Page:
With annual remittances at nearly $30 billion and growing, the commercial banking sector in the Philippines and the country’s central bank, Bangko Sentral ng Pilipinas (BSP), are exploring ways of improving payments and money transfers. One area of interest is the distributed ledger technology (DLT), which is more popularly known as blockchain and underpins cryptocurrencies such as Bitcoin.
Speaking at the annual convention of the Philippine Correspondent Bank Officers (APCB), BSP governor Nestor Espenilla Jr. said the central bank was looking for ways to utilize DLT for wire transfers and other traditional banking services.
Espenilla said in his keynote address:
“One recent development with significant impact [on] correspondent banking is the rise of blockchain, or distributed ledger technology (DLT). The BSP is working closely with market innovators and industry players to explore tie-ups of correspondent banks with DLT providers. We believe that collaboration and strengthening partnerships with other fintech players is a way to boost digital capabilities of correspondent banks.”
Correspondent banks act on behalf of other financial institutions, most often providing services such as facilitating wire transfers, conducting business transactions, accepting deposits, and gathering documents.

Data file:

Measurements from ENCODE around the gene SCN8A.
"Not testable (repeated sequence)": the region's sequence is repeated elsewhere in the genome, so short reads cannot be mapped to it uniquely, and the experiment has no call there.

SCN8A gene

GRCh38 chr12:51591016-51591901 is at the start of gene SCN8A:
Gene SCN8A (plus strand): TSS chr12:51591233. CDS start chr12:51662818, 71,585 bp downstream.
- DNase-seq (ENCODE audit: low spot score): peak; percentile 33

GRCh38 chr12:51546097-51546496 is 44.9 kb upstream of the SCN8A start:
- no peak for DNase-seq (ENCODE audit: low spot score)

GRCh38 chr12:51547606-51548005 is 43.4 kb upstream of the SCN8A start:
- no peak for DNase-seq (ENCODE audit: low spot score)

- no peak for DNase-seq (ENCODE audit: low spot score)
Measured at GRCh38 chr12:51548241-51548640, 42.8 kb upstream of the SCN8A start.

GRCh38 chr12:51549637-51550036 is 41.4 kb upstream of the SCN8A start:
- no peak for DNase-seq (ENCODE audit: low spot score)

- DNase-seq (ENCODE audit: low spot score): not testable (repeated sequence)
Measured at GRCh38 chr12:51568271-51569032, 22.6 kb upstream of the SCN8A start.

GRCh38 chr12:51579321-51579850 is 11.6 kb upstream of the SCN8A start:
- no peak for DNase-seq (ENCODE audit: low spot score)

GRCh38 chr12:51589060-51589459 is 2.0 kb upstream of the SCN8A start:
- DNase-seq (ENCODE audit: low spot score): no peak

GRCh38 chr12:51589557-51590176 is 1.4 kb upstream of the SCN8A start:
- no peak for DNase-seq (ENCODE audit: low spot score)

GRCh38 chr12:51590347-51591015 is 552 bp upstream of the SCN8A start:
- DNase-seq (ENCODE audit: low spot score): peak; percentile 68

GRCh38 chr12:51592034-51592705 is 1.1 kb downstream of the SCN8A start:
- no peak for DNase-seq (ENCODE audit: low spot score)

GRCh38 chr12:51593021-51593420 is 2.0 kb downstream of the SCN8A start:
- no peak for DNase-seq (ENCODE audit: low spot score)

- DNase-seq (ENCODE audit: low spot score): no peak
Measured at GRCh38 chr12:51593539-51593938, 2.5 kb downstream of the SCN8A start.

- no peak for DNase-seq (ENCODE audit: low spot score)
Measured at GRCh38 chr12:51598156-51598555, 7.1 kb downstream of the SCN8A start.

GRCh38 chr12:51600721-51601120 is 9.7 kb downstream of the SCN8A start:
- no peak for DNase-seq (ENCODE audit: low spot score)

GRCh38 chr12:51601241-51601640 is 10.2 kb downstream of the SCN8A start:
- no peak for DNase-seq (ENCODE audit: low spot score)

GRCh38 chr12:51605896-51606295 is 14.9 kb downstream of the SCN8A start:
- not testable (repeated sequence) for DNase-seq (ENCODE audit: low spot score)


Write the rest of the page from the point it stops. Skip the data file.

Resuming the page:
“Technology-based solution providers suggest that blockchain or DLT could be harnessed to alleviate some correspondent banking issues. This can be achieved by enabling better risk management, reducing costs, and providing an alternative payment platform, especially in terms of transferring small-value payments,” Espenilla added.
The BSP chief made his comments in the wake of a survey showing that nearly 60 million adult Filipinos remain unbanked, which presents a considerable challenge but also opportunities for digital financial inclusion.
The BSP 2017 Financial Inclusion Survey (FIS)saidthat only 15.8 million, or around one-fourth of the total adult population, own a bank account.
The central bank commented on the report:
“While formal account penetration remains low and growth is modest, there are opportunities for greater financial inclusion enabled by digital technology. At present, accounts are still underutilized for payment and remittance transactions…Digitizing these payment and remittance transactions is a crucial step towards digital financial inclusion.”
On Monday, the BSPreportedthat personal remittances from Filipinos working abroad reached $2.7 billion in May, or 6.1% higher than the level recorded a year ago. On a cumulative basis, personal remittances for the first five months of 2018 grew by 4.4% year-on-year to reach $13.2 billion.